The plate is retained by a housing which not only supports the plate around its periphery but positively grips the plate along at least a major part of its periphery. Advantageously the housing is in the form of two parts such that, when the housing is assembled, the plate is gripped at its periphery between the two parts of the housing. The housing may be an open structure in which the plate is exposed but is preferably closed so that the plate is enclosed therein and thereby protected from damage. In one preferred form of the invention, the housing, when assembled, is in the form of a squat cylinder conforming approximately to the shape of a piezoelectric disc therein.
Supported by the piezoelectric plate at or adjacent to the centre of the plate is a weight. The size of the weight is a matter of choice and/or experiment depending upon design considerations which will appear more clearly hereinafter. In particular the function of the weight is to add mass to the centre of the piezoelectric plate and thereby to increase the reaction of the plate to a given stimulus. The size of the weight should reflect this. The weight may be secured to one face of the piezoelectric plate or may be in two parts on the opposite faces of the plate or even, if desired, extending through the thickness of the plate.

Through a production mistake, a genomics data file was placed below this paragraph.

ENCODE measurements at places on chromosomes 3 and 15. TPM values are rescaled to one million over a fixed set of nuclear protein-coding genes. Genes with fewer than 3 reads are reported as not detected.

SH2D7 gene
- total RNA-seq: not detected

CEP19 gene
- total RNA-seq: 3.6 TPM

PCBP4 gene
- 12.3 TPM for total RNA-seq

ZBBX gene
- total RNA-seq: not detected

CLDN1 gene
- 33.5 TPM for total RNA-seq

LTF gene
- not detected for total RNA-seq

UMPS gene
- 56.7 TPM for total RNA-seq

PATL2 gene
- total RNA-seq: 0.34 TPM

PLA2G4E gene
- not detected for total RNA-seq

The detector means will be an electric circuit designed to receive an electric signal generated by the plate and to respond in any desired way to a signal exceeding a predetermined value. The response invoked by such a signal may be to sound an audible alarm, activate a visual alarm, produce a printed record or initiate some further warning or corrective action.
The device according to the invention is designed to react differently to physical impulses received from different directions and thereby to ensure that impulses received from one direction produce a signal above a threshold value and that impulses from another direction produce a signal, if any, below that value. Thus physical impulses received radially at the edge of the plate produce a smaller signal than impulses received parallel to the axis of the plate, that is perpendicular to the plane of the plate.
By way of example, a device according to the present invention may be used in a vehicle to activate emergency action in the event of a collision. In this way, the fuel supply may be switched off and/or protective air bags inflated, in either case immediately on impact. It would be impossible to use a known motion sensor for this purpose as such a sensor would respond to normal vibrations in the vehicle of the type generated by the road surface in normal use. Because the device of the present invention is directional, it is able to "ignore" non-directional vibratory impulses but to respond immediately to any impulse caused by impact of the vehicle with another vehicle or other structure.
The invention will now be further described with reference to the accompanying drawings, wherein: